Any thoughts that C L Taylor might have taken a lesson from his sudden twitter outing appear to have been misplaced. After a day of keeping (for him) a low-ish profile, he’s back to his swaggering, stupid ‘best’ today –

Yes, that’s right Chris, keep telling yourself that. The likelihood is that Chris isn’t even smarter than 75% of his own household, which probably includes a dog with a greater IQ score. For this clearly cretinous idiot to think that he’s smarter than three quarters of the ‘entire population of the world!’ shows just how deluded he is.

Perhaps he’s learned some lessons though, perhaps he’s realised that stating that he’ll abuse his position as a teacher to push his religious beliefs on his students isn’t a good idea. I mean, he’s bright enough to realise that boasting about going against the Constitution is a bad idea? Surely he’s picked up on that?

Apparently not! So, not only is he insisting that he’ll abuse his role as a teacher, but he’s then saying he’ll sue any school that tries to stop him? Wow! I’m sure they’ll all be queueing up to hire him now, especially after I’ve emailed all the schools in his district to make them aware of what a catch he is!

But there’s more!

That’s us told! Don’t ’embrass’ Chris or you risk messing with his family’s money!! What this even means is beyond me, considering that he seems to be working as a part time security guard whilst his wife, Anita, does the same thing full time.

Yesterday Chris made out that I was stalking him, far from it, I’ve just shown him how incredibly easy it is to track an individual down if they live in a tiny town and insist on using Facebook and Twitter. Even today he seems to be unaware that the people he wants to get jobs from are just as able to find out this information as I’ve been.

Chris, I warned you yesterday, and today you’ve carried on your idiotic rants. I’ve now no option but to email the schools in your local district to make them aware of your views.

Christian Whines Childishly About Being Called Childish

Some more absolute stupidity from the QueenQueequeg blog, this time she’s complaining that atheists accuse her of childishness, and then claims she’s being abused! It gets Brass Eye-esque when she says this in the comments –

Therefore- if I am indeed childish and some of them would like to indoctrinate me by tearing down my doctrines that were established only in adulthood—- are they child-abusing me?

4 minutes 44 seconds into the 2001 Brass Eye Paedophile Special, there’s a moment that reminds me of Rhombalombalala’s post. Click here to see the show, skip forward to 4:44 to see the bit I mean. If for any reason you can’t click on it, Chris Morris asks some members of the public for their reaction to the following statement ‘Dear Sir, I am a Paedophile, please can I have sex with this three year old now that she is twenty one’. They all react with horror and say things like ‘no way!’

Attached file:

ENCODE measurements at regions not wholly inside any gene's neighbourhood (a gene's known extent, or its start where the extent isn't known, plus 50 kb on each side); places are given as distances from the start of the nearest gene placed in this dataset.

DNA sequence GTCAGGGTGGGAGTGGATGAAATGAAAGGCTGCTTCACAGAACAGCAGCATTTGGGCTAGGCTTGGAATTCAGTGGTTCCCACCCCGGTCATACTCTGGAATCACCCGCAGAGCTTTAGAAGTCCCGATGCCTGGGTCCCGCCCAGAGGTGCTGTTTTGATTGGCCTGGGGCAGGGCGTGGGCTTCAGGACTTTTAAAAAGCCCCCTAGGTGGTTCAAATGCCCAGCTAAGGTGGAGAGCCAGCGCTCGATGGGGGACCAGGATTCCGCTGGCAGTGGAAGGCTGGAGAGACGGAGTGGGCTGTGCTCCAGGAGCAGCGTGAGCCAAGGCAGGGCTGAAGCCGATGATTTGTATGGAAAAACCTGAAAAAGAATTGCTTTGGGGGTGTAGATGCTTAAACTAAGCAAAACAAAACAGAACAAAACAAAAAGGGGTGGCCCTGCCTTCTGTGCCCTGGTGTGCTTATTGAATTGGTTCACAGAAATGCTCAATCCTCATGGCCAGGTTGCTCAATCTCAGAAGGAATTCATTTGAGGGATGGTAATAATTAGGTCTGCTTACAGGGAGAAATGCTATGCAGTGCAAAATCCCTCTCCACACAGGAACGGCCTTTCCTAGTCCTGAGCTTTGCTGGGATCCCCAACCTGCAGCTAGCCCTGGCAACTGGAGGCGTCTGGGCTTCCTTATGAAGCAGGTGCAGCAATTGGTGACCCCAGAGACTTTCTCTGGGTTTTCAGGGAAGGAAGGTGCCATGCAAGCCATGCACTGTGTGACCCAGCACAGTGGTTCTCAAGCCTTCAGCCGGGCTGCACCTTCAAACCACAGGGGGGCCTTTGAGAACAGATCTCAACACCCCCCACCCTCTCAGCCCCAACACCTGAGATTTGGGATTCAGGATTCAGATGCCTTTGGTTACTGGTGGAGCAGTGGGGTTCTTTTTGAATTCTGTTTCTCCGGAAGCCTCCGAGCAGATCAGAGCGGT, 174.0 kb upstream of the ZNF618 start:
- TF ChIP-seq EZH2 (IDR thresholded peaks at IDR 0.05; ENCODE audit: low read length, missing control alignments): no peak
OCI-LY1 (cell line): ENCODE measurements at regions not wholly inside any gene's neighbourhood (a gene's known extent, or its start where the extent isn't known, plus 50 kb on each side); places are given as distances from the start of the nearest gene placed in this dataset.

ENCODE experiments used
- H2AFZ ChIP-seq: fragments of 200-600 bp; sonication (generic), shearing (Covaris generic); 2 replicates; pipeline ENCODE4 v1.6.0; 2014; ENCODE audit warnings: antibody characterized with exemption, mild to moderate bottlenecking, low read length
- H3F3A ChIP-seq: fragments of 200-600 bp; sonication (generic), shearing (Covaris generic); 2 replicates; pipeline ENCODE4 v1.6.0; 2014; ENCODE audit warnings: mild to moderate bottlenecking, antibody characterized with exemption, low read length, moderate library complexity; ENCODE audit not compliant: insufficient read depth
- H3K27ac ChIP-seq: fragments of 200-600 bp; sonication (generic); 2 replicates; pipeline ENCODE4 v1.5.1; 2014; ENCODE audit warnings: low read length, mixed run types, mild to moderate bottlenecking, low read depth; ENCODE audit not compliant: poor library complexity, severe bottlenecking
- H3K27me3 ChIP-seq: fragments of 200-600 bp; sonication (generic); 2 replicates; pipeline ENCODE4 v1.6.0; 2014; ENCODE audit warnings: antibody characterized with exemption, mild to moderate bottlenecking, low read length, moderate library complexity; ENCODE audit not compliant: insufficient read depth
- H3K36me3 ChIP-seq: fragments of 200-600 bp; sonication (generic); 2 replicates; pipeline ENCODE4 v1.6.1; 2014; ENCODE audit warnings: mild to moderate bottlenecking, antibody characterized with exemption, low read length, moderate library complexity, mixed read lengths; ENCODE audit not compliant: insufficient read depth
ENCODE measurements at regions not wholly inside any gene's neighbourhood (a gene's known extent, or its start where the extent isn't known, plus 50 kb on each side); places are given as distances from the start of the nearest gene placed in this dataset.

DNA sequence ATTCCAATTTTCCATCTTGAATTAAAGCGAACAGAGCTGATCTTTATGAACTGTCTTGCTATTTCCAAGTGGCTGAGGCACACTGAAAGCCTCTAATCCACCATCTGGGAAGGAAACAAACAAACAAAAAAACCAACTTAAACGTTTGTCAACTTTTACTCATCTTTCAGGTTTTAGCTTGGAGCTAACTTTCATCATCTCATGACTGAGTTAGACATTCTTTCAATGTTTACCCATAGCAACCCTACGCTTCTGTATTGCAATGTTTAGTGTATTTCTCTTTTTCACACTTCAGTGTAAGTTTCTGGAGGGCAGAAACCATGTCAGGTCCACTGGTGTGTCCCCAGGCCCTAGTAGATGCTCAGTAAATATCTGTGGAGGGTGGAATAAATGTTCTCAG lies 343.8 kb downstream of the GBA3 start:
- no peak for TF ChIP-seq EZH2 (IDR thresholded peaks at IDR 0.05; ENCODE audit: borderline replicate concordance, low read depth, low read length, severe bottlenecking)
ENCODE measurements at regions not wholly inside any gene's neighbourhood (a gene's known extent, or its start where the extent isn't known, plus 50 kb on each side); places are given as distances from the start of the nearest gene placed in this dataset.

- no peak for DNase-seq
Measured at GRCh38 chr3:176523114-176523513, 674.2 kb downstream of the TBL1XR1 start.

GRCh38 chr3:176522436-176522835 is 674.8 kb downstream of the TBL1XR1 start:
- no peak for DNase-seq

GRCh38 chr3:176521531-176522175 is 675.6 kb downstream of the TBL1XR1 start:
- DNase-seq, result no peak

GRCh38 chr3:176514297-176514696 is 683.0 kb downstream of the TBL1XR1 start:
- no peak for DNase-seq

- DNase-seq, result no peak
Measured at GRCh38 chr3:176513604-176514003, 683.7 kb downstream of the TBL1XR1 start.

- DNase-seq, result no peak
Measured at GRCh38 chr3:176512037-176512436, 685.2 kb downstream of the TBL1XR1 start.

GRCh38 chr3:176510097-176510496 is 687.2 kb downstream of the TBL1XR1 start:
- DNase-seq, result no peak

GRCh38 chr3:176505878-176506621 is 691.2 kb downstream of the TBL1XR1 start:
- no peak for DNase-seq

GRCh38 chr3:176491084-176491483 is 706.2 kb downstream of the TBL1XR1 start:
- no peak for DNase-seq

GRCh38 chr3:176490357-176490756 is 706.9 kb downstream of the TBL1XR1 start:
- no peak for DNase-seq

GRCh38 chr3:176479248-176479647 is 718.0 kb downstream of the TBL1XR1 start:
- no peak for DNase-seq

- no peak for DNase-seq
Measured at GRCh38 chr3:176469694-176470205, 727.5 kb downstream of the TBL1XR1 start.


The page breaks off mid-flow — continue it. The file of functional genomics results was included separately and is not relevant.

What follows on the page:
Claiming that atheists trying to ‘indoctrinate’ her (what with? Facts? Forcing her not to go to church on Sundays??) is a form of child abuse, because the atheists say her theistic view are childish, is thoroughly ludicrous. Hasn’t stopped her squeezing out a whole blog post about it though….

Listen, Rhombula Conundrum, no-one can ‘child abuse’ you, as you’re not a child. It’s simple.

If that’s the kind of brain farts that pass for ‘logic’ in Christian fundie heads, then it’s no wonder that they’re so susceptible to believing the kind of arse guff that Ken Ham, Kent Hovind, and Ray Comfort vomit out of their nonsense flaps.

Christopher Taylor, of Conroe, Texas: Obviously Rattled

Yup, it looks like C L Taylor is trying to do some back peddling, after his vile outpourings of racism, idiocy, and homophobia ended up getting a far wider audience (thanks to a retweet by PZ Myers) than he probably ever thought they would. Hopefully being shown that what’s said in public can reach ears that you don’t want to hear will curb some of Chris’s more lunatic pronouncements.

Let’s look at some of his tweets made after his ‘outing’….

…oh….I see, just as demented as before. If he keeps this up the next step is going to have to be contacting local school boards – I couldn’t in good conscience do nothing if there’s a risk that this hate monger is going to have access to young minds.

CL Taylor, consider this a friendly warning.

A Short Post on Christian Morality

A Brazilian archbishop says all those who helped a child rape victim secure an abortion are to be excommunicated from the Catholic Church.

Have you ever read anything so disgusting? The whole story is here, by the way (it’s a couple of years old).

Not only does this vile human being think that a child should be forced to have twins resulting from a rape, but he’s then gone on to banish all those who helped her from his religion!

Is this the kind of behaviour that any just god would condone? Cos if he did, I’d have to say that god is a total dick.